Women and the informal economy are inextricably intertwined, and as long as data on the sector remains incomplete, women will be misrepresented and underutilised.
Nest is uniquely positioned to gain deeper visibility into the world of handwork through our Artisan Guild network, which now reaches close to 500 businesses across more than 90 countries, touching more than 160,000 individuals. While stereotypes about global artisan production may lead us to think of small-to-medium-sized, craft-based businesses as unsophisticated, hyper-localised or catered largely to a tourist market, Nest’s data shows the opposite. Almost all (90 percent) of artisan businesses in the Nest Guild are engaging in at least some level of export and most indicate that international wholesale accounts — not local markets — are their most common sales channels.
The artisan economy is becoming increasingly globalised, and technological advancements are play a role in building this interconnectivity. Nearly all (97 percent) of Nest Guild businesses use email, 78 percent are on Facebook and 67 percent are on Instagram. While social media is creating a more inclusive global economy that stands to benefit resource-constrained businesses using decentralised, cottage industry-style production models, there is room for technology to unlock even greater economic potential for the handworker workforce. CRM software, accounting software and Google suite tools, for example, are rarely used.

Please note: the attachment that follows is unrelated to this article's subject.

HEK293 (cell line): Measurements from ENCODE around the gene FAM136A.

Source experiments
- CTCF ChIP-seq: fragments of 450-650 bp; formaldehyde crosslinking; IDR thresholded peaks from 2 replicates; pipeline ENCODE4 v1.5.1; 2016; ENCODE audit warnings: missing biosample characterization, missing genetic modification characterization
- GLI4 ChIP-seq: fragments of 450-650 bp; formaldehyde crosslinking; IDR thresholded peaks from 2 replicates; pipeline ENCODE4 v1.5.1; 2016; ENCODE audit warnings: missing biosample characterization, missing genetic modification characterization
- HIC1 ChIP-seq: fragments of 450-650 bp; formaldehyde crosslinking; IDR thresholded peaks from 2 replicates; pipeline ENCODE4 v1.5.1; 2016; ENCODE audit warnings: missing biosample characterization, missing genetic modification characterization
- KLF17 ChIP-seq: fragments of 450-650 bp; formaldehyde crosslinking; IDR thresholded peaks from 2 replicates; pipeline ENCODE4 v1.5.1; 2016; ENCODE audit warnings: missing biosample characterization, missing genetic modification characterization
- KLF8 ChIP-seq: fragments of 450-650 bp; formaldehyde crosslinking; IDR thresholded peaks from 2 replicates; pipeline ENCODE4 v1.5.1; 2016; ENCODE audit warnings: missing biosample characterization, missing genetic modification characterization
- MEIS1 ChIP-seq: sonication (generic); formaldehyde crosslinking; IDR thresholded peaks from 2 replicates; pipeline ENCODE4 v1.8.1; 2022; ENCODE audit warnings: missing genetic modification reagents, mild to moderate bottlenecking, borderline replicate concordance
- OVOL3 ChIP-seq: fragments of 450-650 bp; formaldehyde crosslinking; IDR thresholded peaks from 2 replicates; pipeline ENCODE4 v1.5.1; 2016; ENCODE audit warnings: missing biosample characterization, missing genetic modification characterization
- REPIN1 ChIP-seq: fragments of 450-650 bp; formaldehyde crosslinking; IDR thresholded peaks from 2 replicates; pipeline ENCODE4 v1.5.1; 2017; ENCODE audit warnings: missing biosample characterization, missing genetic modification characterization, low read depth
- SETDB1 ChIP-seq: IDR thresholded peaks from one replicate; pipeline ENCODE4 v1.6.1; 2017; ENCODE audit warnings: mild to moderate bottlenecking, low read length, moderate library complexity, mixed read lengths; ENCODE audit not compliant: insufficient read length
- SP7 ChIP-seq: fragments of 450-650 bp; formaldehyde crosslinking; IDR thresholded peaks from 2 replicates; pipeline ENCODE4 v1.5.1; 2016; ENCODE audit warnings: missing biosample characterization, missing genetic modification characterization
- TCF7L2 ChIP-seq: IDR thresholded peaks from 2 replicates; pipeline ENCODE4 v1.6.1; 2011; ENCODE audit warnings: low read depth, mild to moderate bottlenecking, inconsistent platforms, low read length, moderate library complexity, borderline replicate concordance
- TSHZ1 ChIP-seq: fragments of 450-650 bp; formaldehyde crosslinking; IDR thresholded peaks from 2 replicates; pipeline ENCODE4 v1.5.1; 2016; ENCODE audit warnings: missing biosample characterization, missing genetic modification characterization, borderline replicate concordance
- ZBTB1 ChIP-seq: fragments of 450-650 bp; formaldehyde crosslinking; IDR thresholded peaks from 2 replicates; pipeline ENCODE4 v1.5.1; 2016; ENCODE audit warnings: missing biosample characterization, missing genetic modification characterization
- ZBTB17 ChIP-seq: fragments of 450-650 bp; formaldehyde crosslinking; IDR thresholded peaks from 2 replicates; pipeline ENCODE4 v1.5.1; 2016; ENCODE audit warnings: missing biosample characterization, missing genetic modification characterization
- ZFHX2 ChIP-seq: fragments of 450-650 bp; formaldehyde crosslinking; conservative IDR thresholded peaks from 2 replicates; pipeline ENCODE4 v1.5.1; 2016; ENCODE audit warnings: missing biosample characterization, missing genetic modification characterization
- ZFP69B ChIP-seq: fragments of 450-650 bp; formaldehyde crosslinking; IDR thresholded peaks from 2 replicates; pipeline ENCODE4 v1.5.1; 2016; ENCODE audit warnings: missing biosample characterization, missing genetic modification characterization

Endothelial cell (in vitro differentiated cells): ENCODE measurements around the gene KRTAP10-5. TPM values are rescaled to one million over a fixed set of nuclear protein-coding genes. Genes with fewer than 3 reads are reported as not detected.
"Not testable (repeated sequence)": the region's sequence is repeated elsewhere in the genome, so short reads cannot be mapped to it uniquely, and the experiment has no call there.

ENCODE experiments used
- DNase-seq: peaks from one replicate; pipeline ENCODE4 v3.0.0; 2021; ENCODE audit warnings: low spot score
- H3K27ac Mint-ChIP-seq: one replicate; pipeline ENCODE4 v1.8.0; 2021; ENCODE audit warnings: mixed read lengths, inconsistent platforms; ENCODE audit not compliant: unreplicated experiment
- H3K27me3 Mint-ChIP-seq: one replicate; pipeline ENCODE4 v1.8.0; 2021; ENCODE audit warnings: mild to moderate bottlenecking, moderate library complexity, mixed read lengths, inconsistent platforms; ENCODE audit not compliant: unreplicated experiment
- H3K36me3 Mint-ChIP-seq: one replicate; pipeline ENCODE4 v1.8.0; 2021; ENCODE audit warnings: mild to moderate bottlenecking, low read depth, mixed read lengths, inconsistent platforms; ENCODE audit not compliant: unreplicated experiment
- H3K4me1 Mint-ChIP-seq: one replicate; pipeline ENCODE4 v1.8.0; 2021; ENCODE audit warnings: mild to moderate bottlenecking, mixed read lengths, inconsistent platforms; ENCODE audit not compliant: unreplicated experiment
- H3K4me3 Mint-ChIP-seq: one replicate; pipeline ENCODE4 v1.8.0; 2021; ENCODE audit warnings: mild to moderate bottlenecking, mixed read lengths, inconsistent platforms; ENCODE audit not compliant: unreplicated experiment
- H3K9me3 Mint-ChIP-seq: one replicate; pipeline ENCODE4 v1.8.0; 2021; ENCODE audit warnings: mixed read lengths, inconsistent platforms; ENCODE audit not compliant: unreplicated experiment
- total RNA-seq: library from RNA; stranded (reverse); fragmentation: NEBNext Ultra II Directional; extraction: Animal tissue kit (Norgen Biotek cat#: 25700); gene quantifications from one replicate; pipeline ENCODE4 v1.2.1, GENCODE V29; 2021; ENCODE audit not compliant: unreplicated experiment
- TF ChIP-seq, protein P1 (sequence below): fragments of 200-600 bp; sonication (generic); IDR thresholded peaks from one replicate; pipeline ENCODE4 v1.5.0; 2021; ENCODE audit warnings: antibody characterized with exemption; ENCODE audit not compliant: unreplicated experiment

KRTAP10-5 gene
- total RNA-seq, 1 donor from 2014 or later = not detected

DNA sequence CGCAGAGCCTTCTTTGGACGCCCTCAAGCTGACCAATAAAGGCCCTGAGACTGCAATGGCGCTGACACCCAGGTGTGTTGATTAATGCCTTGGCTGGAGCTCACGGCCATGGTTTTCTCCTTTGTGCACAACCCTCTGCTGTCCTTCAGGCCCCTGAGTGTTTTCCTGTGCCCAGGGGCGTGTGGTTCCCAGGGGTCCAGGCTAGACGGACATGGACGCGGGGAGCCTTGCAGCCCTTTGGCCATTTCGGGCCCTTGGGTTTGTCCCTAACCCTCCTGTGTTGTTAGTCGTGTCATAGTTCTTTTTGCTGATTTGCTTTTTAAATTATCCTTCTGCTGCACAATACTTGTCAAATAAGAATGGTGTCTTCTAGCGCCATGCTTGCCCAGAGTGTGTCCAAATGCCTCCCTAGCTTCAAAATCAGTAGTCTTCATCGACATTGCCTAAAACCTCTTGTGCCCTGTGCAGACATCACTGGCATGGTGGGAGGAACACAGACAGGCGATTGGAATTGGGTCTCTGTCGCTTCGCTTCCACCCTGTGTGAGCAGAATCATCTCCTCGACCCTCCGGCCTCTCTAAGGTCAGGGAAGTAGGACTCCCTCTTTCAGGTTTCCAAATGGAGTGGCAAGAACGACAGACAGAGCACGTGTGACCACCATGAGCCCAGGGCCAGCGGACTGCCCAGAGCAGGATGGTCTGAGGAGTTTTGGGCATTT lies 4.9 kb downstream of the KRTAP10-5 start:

As the pool of sophisticated artisan businesses capable of exporting continues to grow, there needs to be a community of brands on the other end who are interested in sourcing hand-crafted products. Data would seem to indicate that the market for handcrafted goods is growing. Research and Markets released a report indicating that the global handicrafts market reached $526.5 billion in 2017 and is expected to reach $984.8 billion by 2023.
In a recent survey that Nest conducted in partnership with the Council of Fashion Designers of America, most designers reported that they are already sourcing from between one and five artisan vendors and 75 percent reported that they would like to expand their sourcing from artisans, noting a particular interest in handwork coming out of the United States and citing knitting, crochet and macramé as craft techniques of greatest interest.